AJAX TUTORIAL WITH EXAMPLES IN PHP PDF
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See Setting View Variables for more information on using set. Combining this with view blocks gives you a powerful way to keep your views DRY.
For example, your application has a sidebar that needs to change depending on the specific view being rendered.
It expects that the view extending it will define the sidebar and title blocks. The content block is a special block that CakePHP creates.
It will contain all the uncaptured content from the extending view. Any content not already in a defined block will be captured and put into a special block named content.
When a view contains a call to extend , execution continues to the bottom of the current view file. Once it is complete, the extended view will be rendered.
You can nest extended views as many times as necessary. Each view can extend another view if desired. Note You should avoid using content as a block name in your application.
CakePHP uses this for uncaptured content in extended views. Blocks can be defined in two ways: either as a capturing block, or by direct assignment. The reset method will clear or overwrite a block at any time. The assign method with an empty content string can also be used to clear the specified block.
This allows you to add placeholder content when a block does not exist. Anything you want to see in all of your views should be placed in a layout. If you want to change the overall look of your application, then this is the right place to start, because controller-rendered view code is placed inside of the default layout when the page is rendered. When you create a layout, you need to tell CakePHP where to place the output of your views.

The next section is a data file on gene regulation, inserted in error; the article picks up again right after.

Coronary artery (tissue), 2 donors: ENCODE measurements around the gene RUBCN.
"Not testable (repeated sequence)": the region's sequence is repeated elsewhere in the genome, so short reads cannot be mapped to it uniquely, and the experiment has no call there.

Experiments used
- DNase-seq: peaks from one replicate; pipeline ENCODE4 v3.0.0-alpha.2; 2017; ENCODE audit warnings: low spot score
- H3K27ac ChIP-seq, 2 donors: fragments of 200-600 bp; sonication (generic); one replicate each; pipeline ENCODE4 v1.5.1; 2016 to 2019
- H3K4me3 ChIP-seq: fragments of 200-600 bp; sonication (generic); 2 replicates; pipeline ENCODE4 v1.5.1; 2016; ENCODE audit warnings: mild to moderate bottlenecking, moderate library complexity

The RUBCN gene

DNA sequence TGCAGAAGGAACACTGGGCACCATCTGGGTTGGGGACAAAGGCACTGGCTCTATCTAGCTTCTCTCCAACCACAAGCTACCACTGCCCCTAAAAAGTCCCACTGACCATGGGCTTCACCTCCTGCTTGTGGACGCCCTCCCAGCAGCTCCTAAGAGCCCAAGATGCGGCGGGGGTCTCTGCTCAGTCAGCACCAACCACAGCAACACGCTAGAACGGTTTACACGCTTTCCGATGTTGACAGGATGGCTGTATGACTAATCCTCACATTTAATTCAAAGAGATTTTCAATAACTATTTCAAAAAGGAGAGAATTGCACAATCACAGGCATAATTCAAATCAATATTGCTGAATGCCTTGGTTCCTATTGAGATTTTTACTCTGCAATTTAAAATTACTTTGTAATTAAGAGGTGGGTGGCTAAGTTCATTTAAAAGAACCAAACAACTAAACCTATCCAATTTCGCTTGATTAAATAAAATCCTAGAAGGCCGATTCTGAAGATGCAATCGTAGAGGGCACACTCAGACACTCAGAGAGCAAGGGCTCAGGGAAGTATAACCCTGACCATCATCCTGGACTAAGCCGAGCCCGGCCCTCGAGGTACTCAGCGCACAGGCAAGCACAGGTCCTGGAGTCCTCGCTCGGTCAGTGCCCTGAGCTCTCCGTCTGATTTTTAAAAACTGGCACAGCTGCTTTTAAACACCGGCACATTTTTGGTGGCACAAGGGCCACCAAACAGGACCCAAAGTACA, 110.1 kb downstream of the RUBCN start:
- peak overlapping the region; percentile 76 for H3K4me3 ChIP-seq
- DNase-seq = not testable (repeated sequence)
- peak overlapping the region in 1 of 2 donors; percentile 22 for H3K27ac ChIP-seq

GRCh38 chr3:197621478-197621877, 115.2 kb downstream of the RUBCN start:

See API for more details on usage. The content block contains the contents of the rendered view. Most AJAX calls only require a bit of markup in return, rather than a fully-rendered interface. The skeleton app also has a default layout to help generate RSS. CakePHP can help you repeat parts of your website that need to be reused.
These reusable parts are called Elements. Ads, help boxes, navigational controls, extra menus, login forms, and callouts are often implemented in CakePHP as elements. An element is basically a mini-view that can be included in other views, in layouts, and even within other elements. Elements can be used to make a view more readable, placing the rendering of repeating elements in its own file. Click OK to save changes and exit the Project Properties window.
Run the project to see what it looks like in a browser. Click the Run Project button.
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Asynchronous interaction implies that the browser can continue to process events in the page after the request is sent. Data is passed in the background, and can be automatically loaded into the page without requiring a page refresh. In the above example, the parameters are: The URL autocomplete. The callback function for this interaction is set with the statement: req.
This action maps to the HTTP request that is sent to the web server in the above flow diagram. The PHP editor provides standard editing features such as code completion, syntax highlighting, mark occurrences, refactoring, code templates, documentation pop-up, code navigation, editor warnings and, for NetBeans 6.
The business logic for the auto-complete application that you are building needs to process requests by retrieving data from the data store, then prepare and send the response. This is implemented here using a PHP file named autocomplete. Before you begin coding the file, set up the data store and the functionality required by the file to access data. Creating the Business Logic Creating the Data Store For this simple application, you create a class called Composer that enables the business logic to retrieve data from entries contained in a composers array.
A sample of the file is included in the sample application.